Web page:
“I searched for traces of me and for memories in front of me through Indigo, through dance, through food and through familiar spaces and faces. I landed in a village of women who were keeping Indigo in The Gambia. And they looked like me.”

Atlanta-based artist Charmaine Minniefield offered the audience a behind-the-scenes look at her new body of work, “Indigo Prayers: A Creation Story,” at the Carlos Museum’s Ackerman Hall on March 30. Minniefield created the project during her time in The Gambia in the beginning of the COVID-19 pandemic. 

Titled “Sovereign,” “Wisdom,” “Abundant,” “Freedom,” “Love,” “Peace” and “Eternal,” the series of self-portraits that make up “Indigo Prayers” are captivating. I felt as though I could hear the paintings — they are massive and filled with commanding strokes of a vivid blue hue. Spread across three walls, you have to turn corners as you take all of them in, a motion that seems to echo the counterclockwise dance of the women in the ring shout. Each work depicts movement, with the figure’s arms stretched out, neck bent or head tilted. They appear to be both moving and sitting still in time. The plaque describing the work begins: “What if seven Black women spinning counterclockwise, each upholding a single attribute of God, conjured creation?”

Minniefield revealed that the title of each painting is an attribute she wishes to see for herself — a powerful reclamation.

Courtesy of Charmaine Minniefield.

“I wanted to be abundant,” Minniefield said. “I wanted to be eternal. I knew that I was sovereign. That I should have the right to my own body, my own land, my own memories, my own institution.”

In “Peace,” the painting with the most negative space in the background, the color scheme is inverted. Here, the dramatic splashes of blue and red make it look like a figure is emerging from the background, like a rebirth. 

In “Eternal,” I kept seeing more faces the more I looked. Step closer, and you find yourself engrossed in the faces. Step back, and you can see the flashes of limbs reaching out. In some works, there are slivers of white shadows around the figure that are halo-like. 

“Sovereign” is quietly explosive. The woman in the artwork has a red arm and a heart-shaped face. Words like “wild woman,” “rememory” and “remembrance,” play in my head, reminding me of themes in Toni Morrison’s writing, who Minniefield cites as one of her inspirations. 

Minniefield’s work is inspired by Indigenous traditions from Africa and the diaspora. Her art explores African American history, memory and ritual as resistance against Black erasure and draws from womanist social theory, a form of feminism focused on the experiences of Black women. 

The Praise House Project is a public art installation that celebrates the Ring Shout, a traditional African American movement and worship that was performed by enslaved people in structures called praise houses — safe spaces to recall and affirm their identity. Minniefield set up her first praise house at Oakland cemetery to honor the 800 unmarked graves in the African American Burial Grounds at the cemetery. She received a grant from the National Endowment for the Arts to present her project at three different locations across Atlanta: South-View Cemetery, downtown Decatur and Emory University’s Atlanta campus. Additionally, she was a Stuart A. Rose Library artist-in-residence at the University in 2019 and 2020.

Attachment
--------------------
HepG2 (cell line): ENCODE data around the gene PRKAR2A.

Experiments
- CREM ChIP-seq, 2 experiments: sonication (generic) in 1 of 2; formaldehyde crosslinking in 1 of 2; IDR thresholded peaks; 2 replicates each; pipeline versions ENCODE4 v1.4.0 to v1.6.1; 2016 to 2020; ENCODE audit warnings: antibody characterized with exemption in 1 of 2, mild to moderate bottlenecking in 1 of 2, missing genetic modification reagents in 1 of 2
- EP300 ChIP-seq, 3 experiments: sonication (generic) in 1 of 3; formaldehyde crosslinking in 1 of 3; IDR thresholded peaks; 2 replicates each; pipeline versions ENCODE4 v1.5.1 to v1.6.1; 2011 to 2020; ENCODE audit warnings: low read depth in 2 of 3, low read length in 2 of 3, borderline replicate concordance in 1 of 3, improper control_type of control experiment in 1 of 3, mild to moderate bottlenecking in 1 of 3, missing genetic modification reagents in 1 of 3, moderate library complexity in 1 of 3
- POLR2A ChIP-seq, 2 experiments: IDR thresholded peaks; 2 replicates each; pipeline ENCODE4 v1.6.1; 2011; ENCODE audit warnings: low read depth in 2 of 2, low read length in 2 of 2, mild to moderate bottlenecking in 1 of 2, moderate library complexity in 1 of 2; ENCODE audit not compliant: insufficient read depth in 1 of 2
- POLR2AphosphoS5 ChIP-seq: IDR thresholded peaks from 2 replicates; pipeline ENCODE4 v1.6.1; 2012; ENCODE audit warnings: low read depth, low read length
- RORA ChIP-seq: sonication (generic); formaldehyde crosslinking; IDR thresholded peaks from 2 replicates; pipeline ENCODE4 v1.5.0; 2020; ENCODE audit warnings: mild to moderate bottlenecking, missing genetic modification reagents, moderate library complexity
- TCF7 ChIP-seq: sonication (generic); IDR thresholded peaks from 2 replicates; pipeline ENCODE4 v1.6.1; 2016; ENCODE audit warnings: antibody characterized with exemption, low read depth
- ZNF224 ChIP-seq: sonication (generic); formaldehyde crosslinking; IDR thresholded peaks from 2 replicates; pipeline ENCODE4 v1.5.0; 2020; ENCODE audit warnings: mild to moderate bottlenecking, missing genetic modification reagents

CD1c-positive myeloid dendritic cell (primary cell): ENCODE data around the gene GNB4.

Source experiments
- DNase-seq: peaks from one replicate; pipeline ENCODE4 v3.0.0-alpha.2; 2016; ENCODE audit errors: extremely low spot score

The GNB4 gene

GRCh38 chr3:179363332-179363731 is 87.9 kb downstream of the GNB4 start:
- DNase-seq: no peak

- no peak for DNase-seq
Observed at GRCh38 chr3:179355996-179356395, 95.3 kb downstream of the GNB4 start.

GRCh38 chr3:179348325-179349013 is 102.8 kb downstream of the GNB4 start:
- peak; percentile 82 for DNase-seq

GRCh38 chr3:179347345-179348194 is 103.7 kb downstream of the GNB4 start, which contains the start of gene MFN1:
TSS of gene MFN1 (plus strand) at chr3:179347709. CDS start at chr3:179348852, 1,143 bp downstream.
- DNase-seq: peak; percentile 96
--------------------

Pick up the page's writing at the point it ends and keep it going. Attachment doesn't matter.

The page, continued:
Initiating the talk with a ceremony, audience members called out the names of ancestors, to which everyone responded, “Ashe,” a word of affirmation said at the end of prayers, originating from the Yoruba language.

“We’re giving honor to the ancestors that once gave love and care to this earth,” Minniefield said.

When talking about her inspiration, she said that movements like Black Lives Matter directly feed into her work. “Indigo Prayers” furthers Minniefield’s exploration of the Ring Shout while reckoning with the impact of these world events.

“My grandmother reminded me what we would do in the worst of times: We would pray,” Minniefeld said. “We wouldn’t just say words. We let that prayer move through our entire body, and it lifted us onward; it affirmed our life at the moment of remembering our identity. And, as lives were being taken on these streets, I remembered her prayer.”

Minniefield connected with her history and community in The Gambia, saying that she  “romanticized and created intricate myths of [her] family,” and tried to tell their stories through her art.

The artist compared the difference in the experience of the Ring Shout ceremony in The Gambia with how she knows it in her own context.

“They swing their arms like hummingbirds, so fast you can hardly see their arms,” Minniefeld said. “And their knees are up high. Ours are the same movements exactly, but our hips [are] restrained, our feet shuffle, our knees don’t get high because of our circumstances.”

Minniefield described the creation of the work itself as a ritual. Because she did not have access to pigment or canvas in The Gambia and had to look for other means, she used indigo, an Indigenous pigment that traveled to the West alongside slavery, labor and trade skills. She also made other pigments using mahogany bark and crushed oyster shells. 

Minniefield says she hopes to accomplish historic preservation with every praise house that is created and create community-specific technology to digitize collections and preserve historic spaces. Minniefield actively reclaims and re-centers Black narratives in the face of Confederate memorials and acts of erasure. Her art pushes back unapologetically, taking ownership of physical and emotional spaces. 

Minniefield’s fierce determination to spread her art as far as she can is inspiring. Her creations are living works of art in charge of writing their own history.

“Indigo Prayers: A Creation Story” runs March 19 to Sept. 11 at the Carlos Museum.